With the SD input, picture quality appeared fine but don’t expect an upscaling regime working in the background. Honestly, you would need HD connection for your STB for best results. But still we noticed a little noise creeping in with the HD connection too.
Intex LED-40FHD10-VM has a bright panel and that is its biggest strength. Due to good amount of light, the colours become prominently visible in the Full HD resolution image. Technically its brightness is measured at 300cd/m2, which shall suffice in any brightly lit room.
Otherwise the RGB colour gamut isn’t very impressive. Increasing the brightness, contrast or sharpness beyond 50 percent wouldn’t do any good either as the image would start to fade to loose color precision. The factory settings were suitable for most of inputs and you can’t really tweak into picture quality by playing around with these controls. And at times you feel an urge to do that.
We also didn’t find it suitable for gaming for one, the picture quality with our PS3 didn’t quite render well on the TV. It was the worst shadowed, dark colour dominated image we have seen through from the console that a TV could play. The dark areas were too dark and the bright ones too bright in some frames. Obviously we don’t And secondly, the refresh rate of the TV is merely 50Hz. We played but never tried to win a battle on the sloppy output.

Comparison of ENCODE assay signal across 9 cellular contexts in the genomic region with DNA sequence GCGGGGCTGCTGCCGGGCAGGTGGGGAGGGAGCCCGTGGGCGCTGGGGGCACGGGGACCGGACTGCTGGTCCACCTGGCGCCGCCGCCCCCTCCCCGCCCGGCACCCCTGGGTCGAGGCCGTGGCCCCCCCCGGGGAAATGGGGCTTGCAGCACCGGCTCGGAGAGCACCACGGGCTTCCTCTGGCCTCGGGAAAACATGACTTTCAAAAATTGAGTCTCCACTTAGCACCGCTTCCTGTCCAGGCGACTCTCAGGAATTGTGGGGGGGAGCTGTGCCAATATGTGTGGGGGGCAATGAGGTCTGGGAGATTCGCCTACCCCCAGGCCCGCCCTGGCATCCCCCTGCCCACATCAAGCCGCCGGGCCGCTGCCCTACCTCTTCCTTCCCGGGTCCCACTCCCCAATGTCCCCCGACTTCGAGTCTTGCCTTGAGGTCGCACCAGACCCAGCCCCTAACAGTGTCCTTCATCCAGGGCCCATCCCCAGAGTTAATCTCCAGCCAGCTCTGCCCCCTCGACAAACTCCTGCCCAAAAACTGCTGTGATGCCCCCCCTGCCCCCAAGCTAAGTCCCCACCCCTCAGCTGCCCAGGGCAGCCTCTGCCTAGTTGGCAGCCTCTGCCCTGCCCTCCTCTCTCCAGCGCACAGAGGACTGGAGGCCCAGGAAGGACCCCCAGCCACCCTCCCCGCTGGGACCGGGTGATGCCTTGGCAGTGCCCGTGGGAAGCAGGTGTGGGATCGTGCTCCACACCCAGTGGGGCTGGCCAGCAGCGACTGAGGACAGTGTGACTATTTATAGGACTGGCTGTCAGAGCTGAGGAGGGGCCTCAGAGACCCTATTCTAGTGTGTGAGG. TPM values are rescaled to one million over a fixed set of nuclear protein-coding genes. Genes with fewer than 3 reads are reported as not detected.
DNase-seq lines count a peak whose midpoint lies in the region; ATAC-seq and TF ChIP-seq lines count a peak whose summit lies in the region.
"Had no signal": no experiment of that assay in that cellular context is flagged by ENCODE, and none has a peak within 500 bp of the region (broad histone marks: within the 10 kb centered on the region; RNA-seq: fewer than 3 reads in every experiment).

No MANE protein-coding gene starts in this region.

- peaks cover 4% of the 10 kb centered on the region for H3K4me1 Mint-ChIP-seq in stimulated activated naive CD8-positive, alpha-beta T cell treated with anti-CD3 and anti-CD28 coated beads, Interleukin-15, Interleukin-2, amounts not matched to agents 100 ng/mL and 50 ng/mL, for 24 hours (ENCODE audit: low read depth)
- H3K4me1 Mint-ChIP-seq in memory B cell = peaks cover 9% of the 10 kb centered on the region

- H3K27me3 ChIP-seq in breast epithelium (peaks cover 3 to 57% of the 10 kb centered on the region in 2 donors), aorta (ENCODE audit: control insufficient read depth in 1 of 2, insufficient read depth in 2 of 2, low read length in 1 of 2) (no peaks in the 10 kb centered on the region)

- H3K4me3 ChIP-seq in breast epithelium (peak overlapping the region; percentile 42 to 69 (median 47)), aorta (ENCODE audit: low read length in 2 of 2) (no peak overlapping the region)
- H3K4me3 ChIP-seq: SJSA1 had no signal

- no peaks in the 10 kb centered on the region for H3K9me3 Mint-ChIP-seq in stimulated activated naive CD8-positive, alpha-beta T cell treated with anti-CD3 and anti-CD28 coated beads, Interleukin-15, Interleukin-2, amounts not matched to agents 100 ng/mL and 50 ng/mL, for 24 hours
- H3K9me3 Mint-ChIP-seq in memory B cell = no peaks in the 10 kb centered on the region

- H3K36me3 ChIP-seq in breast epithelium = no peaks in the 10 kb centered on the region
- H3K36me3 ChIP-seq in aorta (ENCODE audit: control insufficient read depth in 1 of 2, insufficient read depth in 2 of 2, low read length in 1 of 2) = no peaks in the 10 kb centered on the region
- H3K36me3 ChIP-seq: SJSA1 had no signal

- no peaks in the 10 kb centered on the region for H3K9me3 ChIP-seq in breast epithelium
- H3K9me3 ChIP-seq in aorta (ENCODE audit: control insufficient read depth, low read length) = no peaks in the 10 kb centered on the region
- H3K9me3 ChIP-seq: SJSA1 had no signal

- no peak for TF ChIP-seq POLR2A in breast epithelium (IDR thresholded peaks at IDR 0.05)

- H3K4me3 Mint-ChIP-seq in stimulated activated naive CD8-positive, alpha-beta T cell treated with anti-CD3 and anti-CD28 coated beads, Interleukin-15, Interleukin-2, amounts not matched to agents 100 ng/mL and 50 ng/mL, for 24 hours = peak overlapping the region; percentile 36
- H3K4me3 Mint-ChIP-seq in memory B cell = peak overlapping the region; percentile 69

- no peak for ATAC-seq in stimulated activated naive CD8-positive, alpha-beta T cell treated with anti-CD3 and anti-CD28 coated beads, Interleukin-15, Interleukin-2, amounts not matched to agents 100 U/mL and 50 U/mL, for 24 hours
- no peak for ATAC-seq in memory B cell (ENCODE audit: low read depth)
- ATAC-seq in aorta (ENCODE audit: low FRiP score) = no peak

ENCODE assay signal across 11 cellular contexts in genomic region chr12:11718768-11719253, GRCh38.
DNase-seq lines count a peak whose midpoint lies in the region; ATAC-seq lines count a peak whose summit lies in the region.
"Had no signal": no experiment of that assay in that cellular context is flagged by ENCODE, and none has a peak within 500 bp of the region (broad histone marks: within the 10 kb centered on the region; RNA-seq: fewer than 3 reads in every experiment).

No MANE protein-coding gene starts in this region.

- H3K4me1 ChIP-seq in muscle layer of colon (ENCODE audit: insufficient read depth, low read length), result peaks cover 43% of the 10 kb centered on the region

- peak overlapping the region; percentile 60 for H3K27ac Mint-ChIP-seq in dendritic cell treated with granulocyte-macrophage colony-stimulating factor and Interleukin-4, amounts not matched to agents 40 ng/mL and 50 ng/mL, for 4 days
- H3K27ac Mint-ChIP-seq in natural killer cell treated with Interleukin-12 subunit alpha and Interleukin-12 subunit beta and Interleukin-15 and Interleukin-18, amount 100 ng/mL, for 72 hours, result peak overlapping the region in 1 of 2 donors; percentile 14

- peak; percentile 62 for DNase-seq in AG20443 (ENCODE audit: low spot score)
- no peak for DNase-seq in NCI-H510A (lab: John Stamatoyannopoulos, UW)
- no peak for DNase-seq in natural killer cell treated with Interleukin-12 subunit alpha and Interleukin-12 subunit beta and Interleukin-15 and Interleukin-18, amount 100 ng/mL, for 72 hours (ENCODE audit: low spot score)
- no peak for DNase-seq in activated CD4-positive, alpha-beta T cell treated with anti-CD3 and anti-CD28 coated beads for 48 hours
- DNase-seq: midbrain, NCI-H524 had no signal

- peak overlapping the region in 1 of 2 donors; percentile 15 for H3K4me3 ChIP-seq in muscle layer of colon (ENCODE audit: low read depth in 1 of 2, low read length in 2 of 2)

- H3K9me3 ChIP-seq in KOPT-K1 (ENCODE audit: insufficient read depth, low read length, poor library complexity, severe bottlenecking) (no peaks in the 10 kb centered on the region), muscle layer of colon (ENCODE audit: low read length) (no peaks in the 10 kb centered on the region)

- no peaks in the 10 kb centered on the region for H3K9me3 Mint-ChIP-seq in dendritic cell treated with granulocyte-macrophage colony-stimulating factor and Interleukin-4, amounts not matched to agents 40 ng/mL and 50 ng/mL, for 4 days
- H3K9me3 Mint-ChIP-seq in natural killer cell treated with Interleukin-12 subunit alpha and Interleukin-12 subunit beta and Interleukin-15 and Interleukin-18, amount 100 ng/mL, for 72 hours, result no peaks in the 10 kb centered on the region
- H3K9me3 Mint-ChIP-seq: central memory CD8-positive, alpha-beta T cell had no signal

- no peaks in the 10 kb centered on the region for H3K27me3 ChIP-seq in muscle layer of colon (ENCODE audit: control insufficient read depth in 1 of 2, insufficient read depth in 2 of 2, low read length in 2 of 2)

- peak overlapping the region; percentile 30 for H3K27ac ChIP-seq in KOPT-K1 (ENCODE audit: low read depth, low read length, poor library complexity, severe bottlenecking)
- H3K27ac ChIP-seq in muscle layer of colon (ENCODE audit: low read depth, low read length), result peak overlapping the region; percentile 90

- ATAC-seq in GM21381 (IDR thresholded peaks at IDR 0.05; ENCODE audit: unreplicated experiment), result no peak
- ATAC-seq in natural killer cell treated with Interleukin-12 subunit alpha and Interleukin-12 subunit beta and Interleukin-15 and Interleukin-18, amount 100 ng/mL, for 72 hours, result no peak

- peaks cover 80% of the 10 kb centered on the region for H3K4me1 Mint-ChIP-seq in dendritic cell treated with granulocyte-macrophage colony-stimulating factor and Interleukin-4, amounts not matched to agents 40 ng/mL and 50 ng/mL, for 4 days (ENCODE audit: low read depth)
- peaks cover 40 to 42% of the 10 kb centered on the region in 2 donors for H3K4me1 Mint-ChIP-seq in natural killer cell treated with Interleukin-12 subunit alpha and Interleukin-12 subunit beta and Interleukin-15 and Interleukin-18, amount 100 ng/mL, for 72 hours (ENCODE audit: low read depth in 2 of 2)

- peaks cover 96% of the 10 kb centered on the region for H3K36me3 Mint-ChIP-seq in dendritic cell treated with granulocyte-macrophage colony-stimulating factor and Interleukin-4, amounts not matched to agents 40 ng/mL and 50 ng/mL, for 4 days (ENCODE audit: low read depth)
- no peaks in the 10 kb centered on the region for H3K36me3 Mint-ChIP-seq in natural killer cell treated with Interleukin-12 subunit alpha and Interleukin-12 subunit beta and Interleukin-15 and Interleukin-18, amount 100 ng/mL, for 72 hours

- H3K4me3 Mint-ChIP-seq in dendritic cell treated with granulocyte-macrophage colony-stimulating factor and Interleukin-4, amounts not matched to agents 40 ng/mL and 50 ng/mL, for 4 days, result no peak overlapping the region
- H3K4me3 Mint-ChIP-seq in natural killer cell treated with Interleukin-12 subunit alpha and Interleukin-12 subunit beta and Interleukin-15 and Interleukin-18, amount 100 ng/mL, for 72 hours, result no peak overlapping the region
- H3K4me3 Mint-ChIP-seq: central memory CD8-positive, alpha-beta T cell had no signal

This also brings us to black levels on the TV. This isn’t the best screen to watch horror movies on or play games like Batman or Castlevania, if you could play any. Obviously we didn’t expect it to be as good as the local area diming technology but compared to a respectable IPS panel its black levels were neither very good not uniform across inputs.
Subsequently, Full HD playback from the TVs processing engine itself turned out to be quite good. Plugging in a 1TB hard drive full of movies, we saw the Intex LED-40FHD10-VM could play a wide variety of formats including MKV, MP4 and AVI. And the transition from one file to another also appeared seamless.
In 25k price bracket things get really intense for a 40 inch TV to be. The Intex LED-40FHD10-VM neither has a solid build nor an impressive picture quality to keep its new business steady. Its competitors like VU, Micromax, Lloyd and Heir offer some great options in the same price bracket. Another indispensable investment you will have to make with the TV is that of a speaker system, which increases the price of the overall package. As it loses its cost advantage, Intex LED-40FHD10-VM becomes an option that we wouldn’t recommend you to try out.